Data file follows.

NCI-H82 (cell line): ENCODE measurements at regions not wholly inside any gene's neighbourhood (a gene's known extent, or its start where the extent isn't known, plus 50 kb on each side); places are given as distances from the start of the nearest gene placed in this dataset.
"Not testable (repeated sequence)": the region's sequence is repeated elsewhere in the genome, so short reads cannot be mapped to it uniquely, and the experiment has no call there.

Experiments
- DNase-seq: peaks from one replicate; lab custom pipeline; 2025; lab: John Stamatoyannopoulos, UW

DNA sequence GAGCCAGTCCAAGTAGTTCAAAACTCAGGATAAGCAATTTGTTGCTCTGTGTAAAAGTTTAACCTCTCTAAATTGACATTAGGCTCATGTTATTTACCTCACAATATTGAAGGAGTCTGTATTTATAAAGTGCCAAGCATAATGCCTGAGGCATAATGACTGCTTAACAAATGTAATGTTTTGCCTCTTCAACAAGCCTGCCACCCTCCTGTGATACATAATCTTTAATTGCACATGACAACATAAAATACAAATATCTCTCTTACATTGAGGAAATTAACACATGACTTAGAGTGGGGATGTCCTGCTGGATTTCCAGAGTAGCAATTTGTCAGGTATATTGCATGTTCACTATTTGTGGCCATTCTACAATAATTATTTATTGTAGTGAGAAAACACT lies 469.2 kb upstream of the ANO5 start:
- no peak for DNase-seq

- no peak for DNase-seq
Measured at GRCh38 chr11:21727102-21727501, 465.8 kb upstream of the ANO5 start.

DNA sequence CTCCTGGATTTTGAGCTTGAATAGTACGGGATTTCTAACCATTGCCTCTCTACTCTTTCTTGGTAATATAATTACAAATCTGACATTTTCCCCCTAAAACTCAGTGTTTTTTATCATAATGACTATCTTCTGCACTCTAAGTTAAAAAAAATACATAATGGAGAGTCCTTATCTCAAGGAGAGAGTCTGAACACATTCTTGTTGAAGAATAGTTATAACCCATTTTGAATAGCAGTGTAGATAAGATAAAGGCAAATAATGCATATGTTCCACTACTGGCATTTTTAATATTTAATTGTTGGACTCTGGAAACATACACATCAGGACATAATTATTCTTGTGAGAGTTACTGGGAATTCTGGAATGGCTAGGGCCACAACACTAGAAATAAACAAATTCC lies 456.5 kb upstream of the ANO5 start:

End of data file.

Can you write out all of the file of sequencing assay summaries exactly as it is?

NCI-H82 (cell line): ENCODE measurements at regions not wholly inside any gene's neighbourhood (a gene's known extent, or its start where the extent isn't known, plus 50 kb on each side); places are given as distances from the start of the nearest gene placed in this dataset.
"Not testable (repeated sequence)": the region's sequence is repeated elsewhere in the genome, so short reads cannot be mapped to it uniquely, and the experiment has no call there.

Experiments
- DNase-seq: peaks from one replicate; lab custom pipeline; 2025; lab: John Stamatoyannopoulos, UW

DNA sequence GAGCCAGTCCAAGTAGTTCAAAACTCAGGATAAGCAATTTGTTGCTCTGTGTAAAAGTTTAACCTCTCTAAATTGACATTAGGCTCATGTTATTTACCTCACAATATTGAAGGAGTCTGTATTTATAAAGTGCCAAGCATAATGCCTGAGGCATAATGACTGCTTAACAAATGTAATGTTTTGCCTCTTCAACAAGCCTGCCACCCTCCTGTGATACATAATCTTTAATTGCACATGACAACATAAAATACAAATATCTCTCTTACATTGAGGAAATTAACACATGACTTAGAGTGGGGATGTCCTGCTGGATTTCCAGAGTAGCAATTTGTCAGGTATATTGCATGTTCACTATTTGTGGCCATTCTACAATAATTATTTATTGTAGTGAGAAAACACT lies 469.2 kb upstream of the ANO5 start:
- no peak for DNase-seq

- no peak for DNase-seq
Measured at GRCh38 chr11:21727102-21727501, 465.8 kb upstream of the ANO5 start.

DNA sequence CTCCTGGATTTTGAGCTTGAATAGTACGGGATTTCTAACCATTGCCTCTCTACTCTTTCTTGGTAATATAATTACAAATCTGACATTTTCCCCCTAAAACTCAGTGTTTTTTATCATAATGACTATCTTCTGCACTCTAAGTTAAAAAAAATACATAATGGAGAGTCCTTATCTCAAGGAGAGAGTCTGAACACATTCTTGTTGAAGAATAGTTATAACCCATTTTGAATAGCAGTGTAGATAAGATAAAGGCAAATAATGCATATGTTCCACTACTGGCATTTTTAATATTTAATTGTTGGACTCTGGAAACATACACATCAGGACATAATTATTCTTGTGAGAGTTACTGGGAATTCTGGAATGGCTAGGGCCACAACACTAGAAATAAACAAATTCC lies 456.5 kb upstream of the ANO5 start: